The 106th version of the Millrose Games ended in the best possible fashion: a down to the finish battle between Lopez Lomong and Matthew Centrowitz, with the second and third fastest American indoor miles ever. Only the iconic Steve Scott has run faster indoors.
By ELLIOTT DENMAN
NEW YORK – If it seemed the 106th edition of the Millrose Games had 106 great story lines, that wouldn’t be far from the truth.
The Bernard Lagat Story: At 38, the two-time Olympic 1500-meter medalist (when he ran for Kenya) and eight-time men’s Wanamaker Mile champion, switches up to the two-mile, delivers a rousing 8:09.49 triumph, and takes down Galen Rupp’s American record in the process. And with the big win, he claims ownership of the “big five” of American indoor records, 1500 meters, one mile, 3000 meters, 5000 meters and now, two miles.
The Edward Cheserek Story: The St. Benedict’s Prep senior is 20 years Lagat’s junior and shares his Kenyan heritage. As the elder statesman was making his own statement, Cheserek was making his own, running to a U.S. national scholastic record of 8:39.15 in eighth place. The next big Cheserek decision awaits: off to college, but where?
Pacific Northwest? East Coast USA? The Philly suburbs? Anywhere in between?
The Sheila Reid Story: At Villanova, she led the Wildcats to the top of the NCAA cross country heap and the Canadian Olympian is still at ‘Nova, training under coach Marcus O’Sullivan. With her 4:27.02 Armory record women’s Wanamaker Mile win, she’s clearly on top of her game.
Mary Cain, Blazing the mile,
photo by Ross Detman, NB Armory T&F
The Mary Cain Story: Blazing to a 4:28.25 national high school record in second place, the Bronxville High School junior and Alberto Salazar star pupil put every other North American woman middle-distancer on alert: Whatever her age, whatever her scholastic status, whatever, wherever, she’s ready to duke it out with one and all. With Cain in the game, seniority flies out the window.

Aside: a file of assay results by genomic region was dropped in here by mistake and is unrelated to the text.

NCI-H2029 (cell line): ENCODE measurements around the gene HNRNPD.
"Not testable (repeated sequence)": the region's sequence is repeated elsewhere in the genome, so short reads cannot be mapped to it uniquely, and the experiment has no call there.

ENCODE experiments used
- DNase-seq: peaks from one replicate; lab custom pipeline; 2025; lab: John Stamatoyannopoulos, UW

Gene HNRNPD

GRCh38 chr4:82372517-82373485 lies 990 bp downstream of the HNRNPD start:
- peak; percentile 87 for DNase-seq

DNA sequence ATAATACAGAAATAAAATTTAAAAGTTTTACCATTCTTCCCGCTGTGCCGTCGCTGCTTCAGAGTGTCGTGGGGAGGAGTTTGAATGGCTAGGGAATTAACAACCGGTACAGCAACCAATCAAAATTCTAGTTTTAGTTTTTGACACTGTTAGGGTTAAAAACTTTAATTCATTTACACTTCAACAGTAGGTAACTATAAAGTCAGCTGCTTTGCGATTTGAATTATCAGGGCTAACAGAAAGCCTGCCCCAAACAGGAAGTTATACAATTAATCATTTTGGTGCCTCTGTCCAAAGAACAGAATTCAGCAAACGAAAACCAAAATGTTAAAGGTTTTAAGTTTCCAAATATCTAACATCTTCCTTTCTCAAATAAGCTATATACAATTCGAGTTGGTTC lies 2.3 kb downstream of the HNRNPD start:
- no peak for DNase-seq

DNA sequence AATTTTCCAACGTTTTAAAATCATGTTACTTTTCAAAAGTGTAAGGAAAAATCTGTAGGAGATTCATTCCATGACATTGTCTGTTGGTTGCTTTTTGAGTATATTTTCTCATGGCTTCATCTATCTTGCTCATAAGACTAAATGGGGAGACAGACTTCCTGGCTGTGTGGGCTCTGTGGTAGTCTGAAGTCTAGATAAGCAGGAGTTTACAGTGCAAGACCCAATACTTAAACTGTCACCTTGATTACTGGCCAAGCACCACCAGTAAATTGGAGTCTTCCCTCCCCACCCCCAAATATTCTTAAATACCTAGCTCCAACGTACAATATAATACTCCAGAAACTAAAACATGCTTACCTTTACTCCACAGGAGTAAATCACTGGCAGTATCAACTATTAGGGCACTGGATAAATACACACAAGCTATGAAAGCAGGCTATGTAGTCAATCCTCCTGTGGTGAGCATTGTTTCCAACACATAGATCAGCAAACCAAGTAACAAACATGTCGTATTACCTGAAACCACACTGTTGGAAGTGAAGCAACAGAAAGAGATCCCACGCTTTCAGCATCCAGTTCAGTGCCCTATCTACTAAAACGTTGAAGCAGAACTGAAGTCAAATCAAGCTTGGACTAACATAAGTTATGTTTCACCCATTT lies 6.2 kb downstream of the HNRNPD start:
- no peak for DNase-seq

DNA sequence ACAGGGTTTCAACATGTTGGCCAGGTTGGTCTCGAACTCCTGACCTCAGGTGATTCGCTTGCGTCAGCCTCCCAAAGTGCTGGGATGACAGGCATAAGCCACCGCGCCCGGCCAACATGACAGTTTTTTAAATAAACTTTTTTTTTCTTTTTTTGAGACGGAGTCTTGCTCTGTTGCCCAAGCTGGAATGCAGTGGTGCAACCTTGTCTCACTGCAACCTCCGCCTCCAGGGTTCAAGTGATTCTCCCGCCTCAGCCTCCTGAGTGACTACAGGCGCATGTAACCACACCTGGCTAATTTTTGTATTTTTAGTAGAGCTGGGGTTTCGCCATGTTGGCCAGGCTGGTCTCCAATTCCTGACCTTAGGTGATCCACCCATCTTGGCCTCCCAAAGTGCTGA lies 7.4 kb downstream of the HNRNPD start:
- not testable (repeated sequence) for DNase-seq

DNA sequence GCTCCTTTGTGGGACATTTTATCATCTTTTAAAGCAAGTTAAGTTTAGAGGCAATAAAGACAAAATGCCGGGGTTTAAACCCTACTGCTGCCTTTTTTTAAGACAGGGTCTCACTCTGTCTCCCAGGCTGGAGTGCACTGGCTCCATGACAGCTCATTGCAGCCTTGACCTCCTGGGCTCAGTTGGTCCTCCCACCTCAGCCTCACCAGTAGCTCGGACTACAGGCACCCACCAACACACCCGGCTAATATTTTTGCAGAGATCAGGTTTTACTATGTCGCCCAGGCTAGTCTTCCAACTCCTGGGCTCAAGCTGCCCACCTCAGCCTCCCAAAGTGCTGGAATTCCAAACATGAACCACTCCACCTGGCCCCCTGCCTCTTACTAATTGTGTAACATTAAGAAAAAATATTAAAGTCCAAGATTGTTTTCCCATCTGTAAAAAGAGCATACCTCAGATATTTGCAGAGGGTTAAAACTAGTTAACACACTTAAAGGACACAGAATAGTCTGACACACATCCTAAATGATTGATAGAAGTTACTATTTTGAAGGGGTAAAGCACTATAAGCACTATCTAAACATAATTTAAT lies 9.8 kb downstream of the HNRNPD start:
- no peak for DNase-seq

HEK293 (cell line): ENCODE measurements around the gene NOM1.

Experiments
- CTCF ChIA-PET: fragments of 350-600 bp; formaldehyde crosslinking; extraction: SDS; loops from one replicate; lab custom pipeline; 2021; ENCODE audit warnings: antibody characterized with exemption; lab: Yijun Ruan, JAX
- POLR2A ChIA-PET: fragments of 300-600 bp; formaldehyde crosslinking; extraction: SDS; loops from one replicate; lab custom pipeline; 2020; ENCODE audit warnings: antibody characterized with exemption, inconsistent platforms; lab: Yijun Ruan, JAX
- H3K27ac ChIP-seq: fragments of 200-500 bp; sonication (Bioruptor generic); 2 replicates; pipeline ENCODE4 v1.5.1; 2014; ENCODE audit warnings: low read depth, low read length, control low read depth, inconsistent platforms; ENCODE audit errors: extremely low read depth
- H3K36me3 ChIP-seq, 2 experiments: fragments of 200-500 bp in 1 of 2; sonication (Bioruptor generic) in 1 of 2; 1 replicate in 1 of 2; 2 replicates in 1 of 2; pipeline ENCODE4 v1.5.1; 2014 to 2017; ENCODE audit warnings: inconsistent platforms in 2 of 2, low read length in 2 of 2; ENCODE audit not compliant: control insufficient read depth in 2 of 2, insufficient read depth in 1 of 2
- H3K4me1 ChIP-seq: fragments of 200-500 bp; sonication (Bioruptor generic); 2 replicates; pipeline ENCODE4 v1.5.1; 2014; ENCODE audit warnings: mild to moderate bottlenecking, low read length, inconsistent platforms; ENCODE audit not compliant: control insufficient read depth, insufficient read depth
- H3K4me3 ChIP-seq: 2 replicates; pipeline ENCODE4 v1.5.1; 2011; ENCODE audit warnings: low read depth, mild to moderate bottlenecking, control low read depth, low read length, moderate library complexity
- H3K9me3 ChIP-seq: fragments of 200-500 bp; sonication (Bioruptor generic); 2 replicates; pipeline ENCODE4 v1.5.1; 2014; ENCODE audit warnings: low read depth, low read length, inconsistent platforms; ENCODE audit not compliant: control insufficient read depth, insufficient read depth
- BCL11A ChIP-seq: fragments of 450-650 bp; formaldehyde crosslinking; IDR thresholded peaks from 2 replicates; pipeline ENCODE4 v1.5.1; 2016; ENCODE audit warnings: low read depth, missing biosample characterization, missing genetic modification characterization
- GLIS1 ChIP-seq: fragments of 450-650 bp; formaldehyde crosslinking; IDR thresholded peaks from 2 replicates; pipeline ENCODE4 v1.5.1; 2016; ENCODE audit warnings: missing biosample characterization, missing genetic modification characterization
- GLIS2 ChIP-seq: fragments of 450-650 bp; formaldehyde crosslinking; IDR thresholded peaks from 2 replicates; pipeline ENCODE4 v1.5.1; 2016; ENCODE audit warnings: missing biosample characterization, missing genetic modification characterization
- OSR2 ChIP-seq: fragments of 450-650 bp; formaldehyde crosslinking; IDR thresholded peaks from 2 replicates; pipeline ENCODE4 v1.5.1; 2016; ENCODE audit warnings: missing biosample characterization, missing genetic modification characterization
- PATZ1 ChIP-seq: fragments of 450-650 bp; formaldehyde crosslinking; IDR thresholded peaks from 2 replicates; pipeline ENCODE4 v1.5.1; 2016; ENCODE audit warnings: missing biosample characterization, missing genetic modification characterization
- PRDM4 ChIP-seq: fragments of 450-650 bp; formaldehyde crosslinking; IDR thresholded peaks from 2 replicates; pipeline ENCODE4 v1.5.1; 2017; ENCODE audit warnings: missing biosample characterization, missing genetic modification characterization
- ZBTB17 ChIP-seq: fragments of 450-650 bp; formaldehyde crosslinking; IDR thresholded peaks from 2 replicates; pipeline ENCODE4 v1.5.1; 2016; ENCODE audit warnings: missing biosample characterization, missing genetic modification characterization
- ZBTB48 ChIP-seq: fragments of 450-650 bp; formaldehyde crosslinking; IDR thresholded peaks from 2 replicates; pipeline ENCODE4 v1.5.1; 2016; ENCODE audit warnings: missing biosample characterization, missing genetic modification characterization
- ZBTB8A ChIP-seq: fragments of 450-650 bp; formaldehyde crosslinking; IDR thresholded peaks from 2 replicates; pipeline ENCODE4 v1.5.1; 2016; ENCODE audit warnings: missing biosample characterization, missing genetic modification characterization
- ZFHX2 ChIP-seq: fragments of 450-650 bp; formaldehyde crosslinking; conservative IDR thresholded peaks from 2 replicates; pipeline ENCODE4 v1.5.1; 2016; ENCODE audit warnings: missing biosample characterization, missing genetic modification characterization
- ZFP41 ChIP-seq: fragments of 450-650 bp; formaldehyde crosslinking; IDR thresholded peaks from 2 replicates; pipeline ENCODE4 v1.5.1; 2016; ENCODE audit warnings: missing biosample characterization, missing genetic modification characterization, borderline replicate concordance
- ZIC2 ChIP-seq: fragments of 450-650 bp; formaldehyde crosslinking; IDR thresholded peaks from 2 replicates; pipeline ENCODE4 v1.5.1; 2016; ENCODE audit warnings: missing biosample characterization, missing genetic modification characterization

Lopez-Centro duke it out, and they had company,
photo by John Nepolitan, for NB Armory T&F Center,
The Lopez Lomong-Matthew Centrowitz story: What a men’s Wanamaker Mile sizzler they gave the sellout crowd of 5000-plus. The fastest of both their lives and fastest-ever at the Armory, Lomong got to the wire in 3:51.21, Centrowitz in 3:51.34. Erased from the Millrose books: Lagat’s 3:52.87 meet record at Madison Square Garden in 2005. The pride of “Centro-Nation” now jets off to Thursday night’s one-K race in Stockholm.
The Alysia Montano Story: Born in Queens, she returned to her Big Apple roots to lower the women’s American 600-meter record to 1:23.59.
The Ajee’ Wilson Story: The Neptune, NJ sensation’s career is taking a huge jump – all the way over the collegiate track and field whirl to go pro at age 18. Sure, she’ll go to college – but on her own terms, to Brookdale Community College in Lincroft, NJ at the moment, and then to Philadelphia’s Temple University in the fall. In the meantime, the portfolio of honors she carries gets heavier and heavier. The latest – the world junior 600 record of 1:26.45 she notched chasing Montano to the wire.